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10 Things to Know Before Moving to Midland, TX

Written by Allie Gardner

Midland, Texas, in the heart of the oil-rich Permian Basin, offers fresh starts to everyone who wants them. From its thriving economy to its vibrant nightlife, this medium-sized city welcomes new people with open arms and a warm grin. This is because of the city’s strong feeling of community, which gives new meaning to the phrase “love thy neighbor.”

It’s also worth noting that people from all walks of life can find jobs in Midland. Additionally, the cost of living is far lower than the national average. When you put all of these factors together, you have the perfect place to start an exciting new adventure in Midland, Texas. Let’s talk about 10 things to know before moving to this city!

1. The Bush Dynasty has its roots in Midland

It’s worth noting for political enthusiasts that the Bushes once called Midland home. Barbara Bush, the former first lady, was born in this city. For a long time, not only her but also President George H. W. Bush, their son George W. Bush, and former First Lady Laura Bush called this home. Visit the Bush family’s beginnings at the George W. Bush Childhood Home.

2. You can’t escape the Midland summer heat

Heat is a fact of life in Midland because the city’s summers are exceptionally long and steamy. Only about four days out of the year actually see snowfall, and the annual average snowfall is less than 5 inches. 

In the midst of summer, the temperature can climb well into the 100s°F. (A temperature of 116°F has been recorded!) In fact, in Midland, you can expect temperatures above 90 degrees on more than 100 days every year. That’s steaming, so get used to wearing shorts and t-shirts without sleeves virtually all year long.

3. An affordable cost of living

Midland’s cost of living index is 91.7, which means the city’s cost of living is 8% lower than the national average. The city also has a median home price of just over $287,000. Single-family homes, mansions, and condominiums can all be found in Midland, as the city’s housing stock is spread across the region.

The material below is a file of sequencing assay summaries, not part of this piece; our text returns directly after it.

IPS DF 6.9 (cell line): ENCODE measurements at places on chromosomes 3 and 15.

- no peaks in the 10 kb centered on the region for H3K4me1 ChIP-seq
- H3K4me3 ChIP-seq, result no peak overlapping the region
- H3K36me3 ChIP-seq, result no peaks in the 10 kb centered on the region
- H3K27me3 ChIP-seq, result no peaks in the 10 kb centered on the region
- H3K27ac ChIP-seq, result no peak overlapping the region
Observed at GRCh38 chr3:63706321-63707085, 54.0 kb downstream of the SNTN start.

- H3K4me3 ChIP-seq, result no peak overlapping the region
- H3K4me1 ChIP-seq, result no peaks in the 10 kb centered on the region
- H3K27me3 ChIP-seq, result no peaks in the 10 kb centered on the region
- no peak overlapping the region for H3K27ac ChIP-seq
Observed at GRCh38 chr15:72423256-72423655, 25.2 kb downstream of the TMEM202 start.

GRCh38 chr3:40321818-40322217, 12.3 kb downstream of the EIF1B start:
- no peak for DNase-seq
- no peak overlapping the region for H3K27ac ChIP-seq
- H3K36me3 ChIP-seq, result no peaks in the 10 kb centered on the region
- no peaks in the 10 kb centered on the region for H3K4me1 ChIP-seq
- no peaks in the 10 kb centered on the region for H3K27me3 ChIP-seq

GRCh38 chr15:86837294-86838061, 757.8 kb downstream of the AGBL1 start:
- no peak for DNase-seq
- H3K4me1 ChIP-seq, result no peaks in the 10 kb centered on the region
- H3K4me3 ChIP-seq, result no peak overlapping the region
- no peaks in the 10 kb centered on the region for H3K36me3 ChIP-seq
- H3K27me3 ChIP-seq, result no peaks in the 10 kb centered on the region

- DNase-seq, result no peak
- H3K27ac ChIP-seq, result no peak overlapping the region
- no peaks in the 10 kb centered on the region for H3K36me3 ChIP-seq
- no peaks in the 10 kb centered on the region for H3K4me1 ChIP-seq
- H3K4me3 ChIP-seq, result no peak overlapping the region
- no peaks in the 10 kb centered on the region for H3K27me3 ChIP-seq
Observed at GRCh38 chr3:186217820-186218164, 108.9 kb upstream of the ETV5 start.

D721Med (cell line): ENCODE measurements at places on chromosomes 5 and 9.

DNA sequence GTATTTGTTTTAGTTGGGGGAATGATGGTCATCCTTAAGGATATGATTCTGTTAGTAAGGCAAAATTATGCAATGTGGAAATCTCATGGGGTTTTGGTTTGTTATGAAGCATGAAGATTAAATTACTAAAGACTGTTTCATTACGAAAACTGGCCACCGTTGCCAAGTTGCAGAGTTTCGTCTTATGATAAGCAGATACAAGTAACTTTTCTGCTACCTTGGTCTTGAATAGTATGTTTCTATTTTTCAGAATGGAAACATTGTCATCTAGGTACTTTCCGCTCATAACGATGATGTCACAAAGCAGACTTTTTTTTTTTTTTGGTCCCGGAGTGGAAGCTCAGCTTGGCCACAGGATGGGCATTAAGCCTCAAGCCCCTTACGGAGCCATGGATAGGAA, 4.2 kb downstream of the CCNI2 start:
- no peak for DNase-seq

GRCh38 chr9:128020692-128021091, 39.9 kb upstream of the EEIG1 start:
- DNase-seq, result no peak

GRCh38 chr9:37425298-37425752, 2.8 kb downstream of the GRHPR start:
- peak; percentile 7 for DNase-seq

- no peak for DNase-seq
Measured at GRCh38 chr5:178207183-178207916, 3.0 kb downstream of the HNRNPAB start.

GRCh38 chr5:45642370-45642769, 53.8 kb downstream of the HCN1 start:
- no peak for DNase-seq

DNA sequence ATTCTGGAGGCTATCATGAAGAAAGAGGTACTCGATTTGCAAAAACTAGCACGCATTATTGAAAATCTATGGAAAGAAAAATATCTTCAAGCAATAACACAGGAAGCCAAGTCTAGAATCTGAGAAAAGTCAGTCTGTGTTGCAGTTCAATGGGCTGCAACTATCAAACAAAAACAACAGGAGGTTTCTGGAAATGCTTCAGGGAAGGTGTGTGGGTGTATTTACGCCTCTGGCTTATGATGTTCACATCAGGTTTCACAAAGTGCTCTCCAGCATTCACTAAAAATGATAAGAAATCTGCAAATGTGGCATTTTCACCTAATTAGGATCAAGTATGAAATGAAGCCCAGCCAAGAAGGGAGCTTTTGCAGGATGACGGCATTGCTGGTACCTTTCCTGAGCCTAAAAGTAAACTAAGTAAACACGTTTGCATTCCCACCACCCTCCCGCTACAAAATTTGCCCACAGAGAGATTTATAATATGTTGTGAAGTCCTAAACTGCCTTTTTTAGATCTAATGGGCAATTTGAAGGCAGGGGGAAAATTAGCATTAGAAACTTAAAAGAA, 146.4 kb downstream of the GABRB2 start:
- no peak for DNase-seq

Transportation costs, including those for gas and public transit, are only a tad more than the national average. This isn’t surprising, given the city’s size and isolation from Texas’s other main cities.

Texas has no state income tax, which is a major perk. With a larger portion of your salary going straight into your pocket, you’ll have less trouble keeping up with the costs of daily life.

4. A robust job market

When it comes to oil output in the United States, the Permian Basin dwarfs all others, and Midland is right in the heart of it. Jobs in this area reflect that fact. 

Oil-related occupations account for the largest chunk of Midland’s labor force, and they might be on-site operations or office-based support roles in fields like finance and law. This region is a hub for many industries, including engineering, geoscience, ranching, healthcare, finance, education, and agriculture.

Besides the Midland Independent School District, and the Midland Memorial Hospital & Medical Center, Warren Equipment Companies, Midland Independent School District, Dawson Geophysical, Patterson Drilling UTI, Midland Memorial Hospital & Medical Center, and Chevron USA Inc. are examplesonly a few of the major employers in the city.

5. There are lots of fun things to do

Midland may be far from the state’s major urban centers, but that hasn’t stopped it from becoming a thriving entertainment hub in its own right. Midland is home to a handful of unique destinations worth checking out. The Marion Blakemore Planetarium has one of only a handful of Spitz SciDome HD Star Projectors in the entire world.